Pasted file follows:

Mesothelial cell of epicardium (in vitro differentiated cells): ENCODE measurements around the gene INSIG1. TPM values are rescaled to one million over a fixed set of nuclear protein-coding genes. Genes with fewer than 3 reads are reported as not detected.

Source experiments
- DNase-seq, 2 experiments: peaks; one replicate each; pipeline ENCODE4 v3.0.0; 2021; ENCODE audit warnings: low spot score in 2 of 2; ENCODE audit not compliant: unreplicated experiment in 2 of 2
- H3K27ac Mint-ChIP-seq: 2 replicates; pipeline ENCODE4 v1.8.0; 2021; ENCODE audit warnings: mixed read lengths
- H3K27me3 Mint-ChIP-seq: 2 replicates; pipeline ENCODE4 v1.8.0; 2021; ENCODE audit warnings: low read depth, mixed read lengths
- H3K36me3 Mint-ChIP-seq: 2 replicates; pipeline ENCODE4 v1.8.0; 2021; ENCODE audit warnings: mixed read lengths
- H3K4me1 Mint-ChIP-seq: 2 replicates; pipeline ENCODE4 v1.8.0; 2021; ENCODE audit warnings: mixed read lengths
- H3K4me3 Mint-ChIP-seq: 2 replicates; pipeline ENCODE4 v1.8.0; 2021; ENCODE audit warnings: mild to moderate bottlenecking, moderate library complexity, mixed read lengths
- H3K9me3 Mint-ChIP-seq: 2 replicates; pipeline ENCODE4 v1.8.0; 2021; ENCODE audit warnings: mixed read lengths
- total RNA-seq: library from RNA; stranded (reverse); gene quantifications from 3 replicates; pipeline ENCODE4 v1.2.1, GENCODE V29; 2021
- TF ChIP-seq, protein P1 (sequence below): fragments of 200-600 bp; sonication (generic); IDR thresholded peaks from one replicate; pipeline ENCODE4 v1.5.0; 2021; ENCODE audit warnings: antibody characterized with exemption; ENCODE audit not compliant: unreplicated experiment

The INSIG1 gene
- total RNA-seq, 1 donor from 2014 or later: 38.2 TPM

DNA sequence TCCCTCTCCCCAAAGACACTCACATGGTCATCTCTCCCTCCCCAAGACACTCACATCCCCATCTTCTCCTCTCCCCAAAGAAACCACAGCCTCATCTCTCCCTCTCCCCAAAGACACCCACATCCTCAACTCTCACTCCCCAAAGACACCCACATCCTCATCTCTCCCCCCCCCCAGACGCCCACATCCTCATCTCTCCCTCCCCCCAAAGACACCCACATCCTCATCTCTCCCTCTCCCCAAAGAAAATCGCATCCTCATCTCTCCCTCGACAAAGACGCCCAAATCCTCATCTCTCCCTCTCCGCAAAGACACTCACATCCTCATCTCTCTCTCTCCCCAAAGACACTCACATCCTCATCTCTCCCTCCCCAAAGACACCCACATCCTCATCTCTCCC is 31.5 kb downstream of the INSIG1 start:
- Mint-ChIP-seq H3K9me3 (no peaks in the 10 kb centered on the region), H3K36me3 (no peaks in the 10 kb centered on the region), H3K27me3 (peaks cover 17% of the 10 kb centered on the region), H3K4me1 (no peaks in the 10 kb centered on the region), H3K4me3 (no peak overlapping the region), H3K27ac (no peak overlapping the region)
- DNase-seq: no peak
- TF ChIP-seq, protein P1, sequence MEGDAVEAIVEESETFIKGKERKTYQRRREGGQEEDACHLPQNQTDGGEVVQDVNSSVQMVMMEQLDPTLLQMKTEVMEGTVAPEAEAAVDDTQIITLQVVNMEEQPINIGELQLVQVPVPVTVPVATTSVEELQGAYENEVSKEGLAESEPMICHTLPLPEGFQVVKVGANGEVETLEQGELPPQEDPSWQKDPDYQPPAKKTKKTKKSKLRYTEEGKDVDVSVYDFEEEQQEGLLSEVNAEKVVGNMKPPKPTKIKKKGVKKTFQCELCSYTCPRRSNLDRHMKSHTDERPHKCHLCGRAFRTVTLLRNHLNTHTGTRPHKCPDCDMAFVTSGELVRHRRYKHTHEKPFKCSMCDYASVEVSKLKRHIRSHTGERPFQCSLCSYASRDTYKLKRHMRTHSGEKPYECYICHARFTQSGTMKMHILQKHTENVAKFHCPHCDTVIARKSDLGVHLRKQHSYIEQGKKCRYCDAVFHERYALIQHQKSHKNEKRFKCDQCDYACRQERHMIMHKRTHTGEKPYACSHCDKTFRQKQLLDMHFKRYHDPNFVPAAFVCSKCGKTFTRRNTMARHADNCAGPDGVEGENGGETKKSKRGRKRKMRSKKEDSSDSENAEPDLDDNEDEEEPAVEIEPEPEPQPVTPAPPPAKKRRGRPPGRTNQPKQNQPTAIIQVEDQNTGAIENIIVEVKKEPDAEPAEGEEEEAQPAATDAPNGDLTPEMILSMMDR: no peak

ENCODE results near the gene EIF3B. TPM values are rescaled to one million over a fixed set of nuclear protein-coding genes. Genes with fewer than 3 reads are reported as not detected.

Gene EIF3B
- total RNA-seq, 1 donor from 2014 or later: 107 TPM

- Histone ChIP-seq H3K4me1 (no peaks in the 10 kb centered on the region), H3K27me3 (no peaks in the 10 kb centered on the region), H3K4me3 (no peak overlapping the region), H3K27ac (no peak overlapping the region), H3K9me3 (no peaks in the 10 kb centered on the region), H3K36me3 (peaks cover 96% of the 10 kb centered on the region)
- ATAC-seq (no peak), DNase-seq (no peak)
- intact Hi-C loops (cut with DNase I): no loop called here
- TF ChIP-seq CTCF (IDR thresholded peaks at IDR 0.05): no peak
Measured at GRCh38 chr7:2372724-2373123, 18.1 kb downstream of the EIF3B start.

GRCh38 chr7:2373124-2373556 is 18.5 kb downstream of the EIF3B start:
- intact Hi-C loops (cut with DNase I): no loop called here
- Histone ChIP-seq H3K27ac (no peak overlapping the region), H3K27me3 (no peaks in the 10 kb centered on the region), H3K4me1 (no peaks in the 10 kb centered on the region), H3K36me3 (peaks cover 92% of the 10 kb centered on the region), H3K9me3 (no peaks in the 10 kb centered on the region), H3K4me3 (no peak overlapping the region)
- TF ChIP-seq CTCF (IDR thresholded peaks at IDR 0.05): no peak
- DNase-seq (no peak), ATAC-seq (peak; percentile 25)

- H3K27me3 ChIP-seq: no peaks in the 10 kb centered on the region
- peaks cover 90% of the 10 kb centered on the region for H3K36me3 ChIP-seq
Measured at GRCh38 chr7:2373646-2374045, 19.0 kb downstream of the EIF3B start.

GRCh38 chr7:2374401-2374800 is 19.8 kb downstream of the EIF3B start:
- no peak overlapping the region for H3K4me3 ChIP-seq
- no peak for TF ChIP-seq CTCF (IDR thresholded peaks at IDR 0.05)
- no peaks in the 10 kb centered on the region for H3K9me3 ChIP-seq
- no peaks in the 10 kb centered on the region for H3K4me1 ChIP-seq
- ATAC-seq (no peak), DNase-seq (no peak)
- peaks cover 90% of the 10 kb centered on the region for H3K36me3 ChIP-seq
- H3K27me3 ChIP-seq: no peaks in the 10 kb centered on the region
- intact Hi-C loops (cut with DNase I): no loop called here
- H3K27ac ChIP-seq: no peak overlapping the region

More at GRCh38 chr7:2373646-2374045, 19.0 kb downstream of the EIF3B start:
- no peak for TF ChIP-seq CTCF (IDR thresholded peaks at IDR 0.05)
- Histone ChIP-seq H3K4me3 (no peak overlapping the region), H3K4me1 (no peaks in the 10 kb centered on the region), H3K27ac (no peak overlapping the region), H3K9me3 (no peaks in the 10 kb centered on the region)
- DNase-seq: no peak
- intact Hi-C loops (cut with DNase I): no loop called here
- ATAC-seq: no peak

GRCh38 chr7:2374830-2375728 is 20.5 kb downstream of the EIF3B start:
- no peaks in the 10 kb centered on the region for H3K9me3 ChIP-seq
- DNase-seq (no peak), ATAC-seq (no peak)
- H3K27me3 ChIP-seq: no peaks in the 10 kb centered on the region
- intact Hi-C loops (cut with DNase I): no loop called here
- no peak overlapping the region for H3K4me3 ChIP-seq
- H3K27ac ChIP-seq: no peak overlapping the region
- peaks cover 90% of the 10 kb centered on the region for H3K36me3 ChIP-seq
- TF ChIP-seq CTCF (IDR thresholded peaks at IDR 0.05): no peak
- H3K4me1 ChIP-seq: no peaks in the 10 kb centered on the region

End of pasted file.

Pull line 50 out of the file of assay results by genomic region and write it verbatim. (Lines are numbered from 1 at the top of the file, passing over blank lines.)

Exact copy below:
GRCh38 chr7:2374830-2375728 is 20.5 kb downstream of the EIF3B start: